How to Use Anything as a Weapon by KJN Richard Hackworth
In the Art of Haemukwan Hapkido we use Improvised Weapons – Whatever you can get your hands on becomes a weapon.
Anyone who has seen a Hapkido demonstration will recognize the belt defenses. However, in Haemukwan Hapkido we teach that a strong belt with a big buckle can be swung or snapped at the opponents face inflicting damage. The belt can be wrapped around the hand using the buckle as if it were a brass knuckle and finally the buckle itself can be placed over finger to twist and cause pain compliance.
A hard metal pen is in essence a small spear. It can be used to stab to the eye, the temple, or the front of the front, to the temple or into the solar plexus just below the sternum. Just as a knife it can be held horizontally or in a downward hammer fist grip. When you are grabbed it can be stuck into the attacker’s backhand or the pen is large enough can be rolled back along a wrist or finger causing pain compliance. It can also be used to write a message such as help I’m being held prisoner on the third floor!
The idea of using finger rings is nothing new. Biker gangs have known this for decades. Aside from working like brass knuckles if the rings are jagged and irregular they can be used to rip and tear tissue when a dragging or rubbing strike is employed.
A solid roll of coins can be hidden lengthways inside a fist to increase the force of the strike. Using individual coins between the fingers stuck in the web will have the same effect as a brass knuckle or will also tear tissue if after the strike the fist is dragged along the face. After the strike one simply opens the hand, and the coins will fall to the floor eliminating any evidence of weapon use. If threatened sometimes simply reaching into the pocket and then dropping several coins to the floor will create the distraction needed for a first strike. It is almost an instinctive reaction to look down for a moment when someone hears coins hitting the floor.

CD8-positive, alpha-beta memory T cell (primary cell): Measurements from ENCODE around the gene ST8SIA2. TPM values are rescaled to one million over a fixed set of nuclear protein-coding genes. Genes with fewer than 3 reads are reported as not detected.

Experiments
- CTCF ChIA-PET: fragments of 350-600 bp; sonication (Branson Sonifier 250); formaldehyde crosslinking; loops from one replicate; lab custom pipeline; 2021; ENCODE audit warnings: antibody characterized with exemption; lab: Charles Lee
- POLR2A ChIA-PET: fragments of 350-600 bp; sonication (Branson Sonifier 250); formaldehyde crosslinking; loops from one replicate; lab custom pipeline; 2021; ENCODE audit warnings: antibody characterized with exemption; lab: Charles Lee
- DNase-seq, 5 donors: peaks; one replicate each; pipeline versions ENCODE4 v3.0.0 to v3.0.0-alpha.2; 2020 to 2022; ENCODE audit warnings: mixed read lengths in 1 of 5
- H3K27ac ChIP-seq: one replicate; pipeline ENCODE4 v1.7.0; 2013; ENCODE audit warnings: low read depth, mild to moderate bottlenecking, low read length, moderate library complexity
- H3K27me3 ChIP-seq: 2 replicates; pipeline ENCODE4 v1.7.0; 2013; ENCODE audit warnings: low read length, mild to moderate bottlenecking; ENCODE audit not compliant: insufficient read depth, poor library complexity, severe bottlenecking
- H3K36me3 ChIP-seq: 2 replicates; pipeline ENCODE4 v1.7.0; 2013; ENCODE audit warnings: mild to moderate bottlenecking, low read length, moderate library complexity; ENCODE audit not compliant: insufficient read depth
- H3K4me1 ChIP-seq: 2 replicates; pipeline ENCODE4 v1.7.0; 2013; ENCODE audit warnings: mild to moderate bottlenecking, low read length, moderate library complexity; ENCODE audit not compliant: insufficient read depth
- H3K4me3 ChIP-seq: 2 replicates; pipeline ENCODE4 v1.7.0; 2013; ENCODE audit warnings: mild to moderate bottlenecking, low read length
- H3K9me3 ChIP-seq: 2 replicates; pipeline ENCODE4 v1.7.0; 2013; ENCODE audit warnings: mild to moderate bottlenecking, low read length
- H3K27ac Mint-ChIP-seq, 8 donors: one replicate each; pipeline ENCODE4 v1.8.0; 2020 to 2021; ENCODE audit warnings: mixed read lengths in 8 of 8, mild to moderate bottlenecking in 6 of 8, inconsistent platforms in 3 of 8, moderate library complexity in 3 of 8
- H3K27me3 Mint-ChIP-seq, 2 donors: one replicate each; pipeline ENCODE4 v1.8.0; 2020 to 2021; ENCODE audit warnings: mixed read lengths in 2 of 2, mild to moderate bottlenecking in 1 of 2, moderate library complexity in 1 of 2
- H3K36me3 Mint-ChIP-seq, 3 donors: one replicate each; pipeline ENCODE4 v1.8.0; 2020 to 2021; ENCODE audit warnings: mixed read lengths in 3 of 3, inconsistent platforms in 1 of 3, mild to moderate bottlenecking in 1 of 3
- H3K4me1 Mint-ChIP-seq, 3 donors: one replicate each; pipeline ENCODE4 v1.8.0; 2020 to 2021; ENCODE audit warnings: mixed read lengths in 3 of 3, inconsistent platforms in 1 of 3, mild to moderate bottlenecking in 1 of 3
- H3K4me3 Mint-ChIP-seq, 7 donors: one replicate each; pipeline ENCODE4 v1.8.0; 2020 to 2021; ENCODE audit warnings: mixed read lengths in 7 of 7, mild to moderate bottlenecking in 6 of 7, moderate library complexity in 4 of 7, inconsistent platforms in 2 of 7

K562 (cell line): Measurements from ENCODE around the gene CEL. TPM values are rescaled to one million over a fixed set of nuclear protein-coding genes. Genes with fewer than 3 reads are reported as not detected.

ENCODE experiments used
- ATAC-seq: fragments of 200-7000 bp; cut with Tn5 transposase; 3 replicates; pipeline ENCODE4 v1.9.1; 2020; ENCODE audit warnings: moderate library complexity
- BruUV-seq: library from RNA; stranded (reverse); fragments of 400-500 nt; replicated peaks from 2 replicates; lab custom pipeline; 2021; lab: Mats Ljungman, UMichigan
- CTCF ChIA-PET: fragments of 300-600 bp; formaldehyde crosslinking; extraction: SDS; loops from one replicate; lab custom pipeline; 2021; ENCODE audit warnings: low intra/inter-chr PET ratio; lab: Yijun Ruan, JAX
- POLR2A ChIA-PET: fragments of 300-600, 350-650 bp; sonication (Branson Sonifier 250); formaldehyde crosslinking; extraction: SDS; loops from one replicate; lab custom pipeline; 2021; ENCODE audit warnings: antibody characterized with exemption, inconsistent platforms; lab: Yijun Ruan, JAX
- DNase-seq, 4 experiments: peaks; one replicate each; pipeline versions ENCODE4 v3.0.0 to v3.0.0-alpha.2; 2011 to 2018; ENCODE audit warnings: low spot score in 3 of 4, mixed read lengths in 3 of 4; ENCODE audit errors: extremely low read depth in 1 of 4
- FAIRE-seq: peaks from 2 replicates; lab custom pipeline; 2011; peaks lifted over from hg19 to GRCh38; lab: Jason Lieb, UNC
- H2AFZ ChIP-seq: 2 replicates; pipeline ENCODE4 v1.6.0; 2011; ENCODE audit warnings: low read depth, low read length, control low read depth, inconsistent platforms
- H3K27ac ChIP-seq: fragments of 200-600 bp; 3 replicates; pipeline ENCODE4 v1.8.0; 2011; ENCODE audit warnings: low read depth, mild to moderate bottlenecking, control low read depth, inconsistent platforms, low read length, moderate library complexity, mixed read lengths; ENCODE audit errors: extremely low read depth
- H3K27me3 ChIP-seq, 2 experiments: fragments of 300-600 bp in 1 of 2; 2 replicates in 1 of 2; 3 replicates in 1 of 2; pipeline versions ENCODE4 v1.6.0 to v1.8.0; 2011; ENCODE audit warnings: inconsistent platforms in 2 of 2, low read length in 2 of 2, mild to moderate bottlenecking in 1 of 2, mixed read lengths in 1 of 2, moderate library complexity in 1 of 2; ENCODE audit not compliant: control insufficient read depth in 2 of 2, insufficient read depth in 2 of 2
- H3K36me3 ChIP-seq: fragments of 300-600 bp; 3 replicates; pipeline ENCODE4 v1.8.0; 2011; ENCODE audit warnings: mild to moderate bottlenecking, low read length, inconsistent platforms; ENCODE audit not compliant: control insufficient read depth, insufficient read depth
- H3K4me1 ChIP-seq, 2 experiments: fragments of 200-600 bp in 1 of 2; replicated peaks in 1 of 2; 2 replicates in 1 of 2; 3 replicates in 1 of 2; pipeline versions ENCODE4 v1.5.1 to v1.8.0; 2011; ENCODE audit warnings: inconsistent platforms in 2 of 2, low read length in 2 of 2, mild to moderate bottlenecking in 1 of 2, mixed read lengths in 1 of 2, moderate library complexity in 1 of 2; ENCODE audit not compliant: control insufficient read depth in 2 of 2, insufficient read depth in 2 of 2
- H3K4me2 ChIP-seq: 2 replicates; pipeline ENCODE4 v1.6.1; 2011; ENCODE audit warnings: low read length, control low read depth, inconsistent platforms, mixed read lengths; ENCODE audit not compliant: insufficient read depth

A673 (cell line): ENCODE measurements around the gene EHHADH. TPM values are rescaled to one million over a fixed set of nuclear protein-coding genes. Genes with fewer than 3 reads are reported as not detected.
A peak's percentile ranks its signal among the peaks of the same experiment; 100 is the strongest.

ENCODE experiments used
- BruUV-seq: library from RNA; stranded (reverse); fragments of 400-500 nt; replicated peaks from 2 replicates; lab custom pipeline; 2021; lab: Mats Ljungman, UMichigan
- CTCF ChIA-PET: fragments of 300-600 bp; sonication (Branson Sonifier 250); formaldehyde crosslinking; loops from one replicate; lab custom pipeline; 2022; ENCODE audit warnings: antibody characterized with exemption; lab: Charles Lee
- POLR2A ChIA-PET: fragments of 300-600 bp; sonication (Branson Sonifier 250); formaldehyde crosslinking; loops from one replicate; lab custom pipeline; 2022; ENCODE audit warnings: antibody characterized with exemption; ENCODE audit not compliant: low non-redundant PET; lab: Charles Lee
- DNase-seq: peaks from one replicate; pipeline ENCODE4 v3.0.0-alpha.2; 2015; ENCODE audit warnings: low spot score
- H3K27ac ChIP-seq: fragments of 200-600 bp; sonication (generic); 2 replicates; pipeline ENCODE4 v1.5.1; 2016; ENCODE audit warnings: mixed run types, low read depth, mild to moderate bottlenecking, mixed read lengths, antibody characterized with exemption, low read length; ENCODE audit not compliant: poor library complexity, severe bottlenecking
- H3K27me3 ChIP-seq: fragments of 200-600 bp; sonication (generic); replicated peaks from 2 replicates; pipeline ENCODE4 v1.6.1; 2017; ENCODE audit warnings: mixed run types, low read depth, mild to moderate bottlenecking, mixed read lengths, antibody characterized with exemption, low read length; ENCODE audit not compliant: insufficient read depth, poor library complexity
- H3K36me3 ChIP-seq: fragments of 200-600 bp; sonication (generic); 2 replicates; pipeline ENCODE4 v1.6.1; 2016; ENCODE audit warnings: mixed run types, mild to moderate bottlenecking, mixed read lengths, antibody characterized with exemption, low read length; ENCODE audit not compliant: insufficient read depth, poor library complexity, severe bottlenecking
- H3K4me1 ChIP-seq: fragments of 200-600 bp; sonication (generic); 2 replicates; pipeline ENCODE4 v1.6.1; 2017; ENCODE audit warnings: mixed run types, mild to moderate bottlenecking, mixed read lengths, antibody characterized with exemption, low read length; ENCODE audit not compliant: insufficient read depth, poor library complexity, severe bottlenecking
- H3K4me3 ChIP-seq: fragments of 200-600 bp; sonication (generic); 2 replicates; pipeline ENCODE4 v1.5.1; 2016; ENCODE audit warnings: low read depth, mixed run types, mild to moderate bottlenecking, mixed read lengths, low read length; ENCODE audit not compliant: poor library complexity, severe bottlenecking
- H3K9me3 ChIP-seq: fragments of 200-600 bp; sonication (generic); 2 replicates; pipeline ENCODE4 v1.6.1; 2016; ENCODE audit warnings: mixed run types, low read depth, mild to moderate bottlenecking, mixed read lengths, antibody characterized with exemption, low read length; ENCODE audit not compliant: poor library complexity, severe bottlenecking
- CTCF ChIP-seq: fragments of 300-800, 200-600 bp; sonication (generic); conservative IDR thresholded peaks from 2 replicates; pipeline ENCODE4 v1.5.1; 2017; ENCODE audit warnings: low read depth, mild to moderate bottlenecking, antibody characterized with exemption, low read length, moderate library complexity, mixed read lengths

A sharp-edged credit card can be used with a horizontal swipe across the attacker’s face. Or it can be drawn across an upside-down wrist to slash a grabbing attack. It can also be used to help pay for a good attorney after you kill or blind the attacker.
The use of canes, walking sticks or a reinforced umbrella is as old as the caveman and his club. They can be used to block, strike, twist joints, break bones, to spear with or to fend off other weapon attacks. The hook end of a cane can also be used to trap arms and legs, to trip with, to choke with or to unbalance an opponent.
Finally, a practitioner of Haemukwan Hapkido learns that your best improvised weapons are your brain, your cleverness, your guile, and your unbeatable spirit.
About the author: Richard Hackworth is a Grand Master of Haemukwan Hapkido, Taekwondo and Korean Sword. He also hold a Masters License in Tai Chi. Hackworth is best known as the host of the “World Martial Arts TV Show” and “Fight for Your Health TV Show”. To learn more about Hapkido visit https://worldhapkidonews.com.
Visit our Haemukwan Hapkido page at